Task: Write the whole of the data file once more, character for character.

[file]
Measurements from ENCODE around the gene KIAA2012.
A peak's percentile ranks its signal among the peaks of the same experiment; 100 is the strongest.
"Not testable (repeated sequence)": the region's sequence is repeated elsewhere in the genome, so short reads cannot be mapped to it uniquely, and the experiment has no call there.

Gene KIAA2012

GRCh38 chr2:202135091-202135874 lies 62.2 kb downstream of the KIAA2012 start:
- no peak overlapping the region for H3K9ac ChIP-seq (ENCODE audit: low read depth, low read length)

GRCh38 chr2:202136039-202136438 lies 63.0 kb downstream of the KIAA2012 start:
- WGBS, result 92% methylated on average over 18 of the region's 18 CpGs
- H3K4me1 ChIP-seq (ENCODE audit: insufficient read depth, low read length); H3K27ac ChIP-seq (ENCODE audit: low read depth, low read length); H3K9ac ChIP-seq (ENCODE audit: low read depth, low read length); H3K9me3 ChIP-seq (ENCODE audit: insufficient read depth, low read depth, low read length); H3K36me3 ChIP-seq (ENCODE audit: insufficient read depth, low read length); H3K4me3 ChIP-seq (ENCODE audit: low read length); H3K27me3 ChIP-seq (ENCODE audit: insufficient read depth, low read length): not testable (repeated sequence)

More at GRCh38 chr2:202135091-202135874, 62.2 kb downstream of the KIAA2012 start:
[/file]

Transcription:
Measurements from ENCODE around the gene KIAA2012.
A peak's percentile ranks its signal among the peaks of the same experiment; 100 is the strongest.
"Not testable (repeated sequence)": the region's sequence is repeated elsewhere in the genome, so short reads cannot be mapped to it uniquely, and the experiment has no call there.

Gene KIAA2012

GRCh38 chr2:202135091-202135874 lies 62.2 kb downstream of the KIAA2012 start:
- no peak overlapping the region for H3K9ac ChIP-seq (ENCODE audit: low read depth, low read length)

GRCh38 chr2:202136039-202136438 lies 63.0 kb downstream of the KIAA2012 start:
- WGBS, result 92% methylated on average over 18 of the region's 18 CpGs
- H3K4me1 ChIP-seq (ENCODE audit: insufficient read depth, low read length); H3K27ac ChIP-seq (ENCODE audit: low read depth, low read length); H3K9ac ChIP-seq (ENCODE audit: low read depth, low read length); H3K9me3 ChIP-seq (ENCODE audit: insufficient read depth, low read depth, low read length); H3K36me3 ChIP-seq (ENCODE audit: insufficient read depth, low read length); H3K4me3 ChIP-seq (ENCODE audit: low read length); H3K27me3 ChIP-seq (ENCODE audit: insufficient read depth, low read length): not testable (repeated sequence)

More at GRCh38 chr2:202135091-202135874, 62.2 kb downstream of the KIAA2012 start: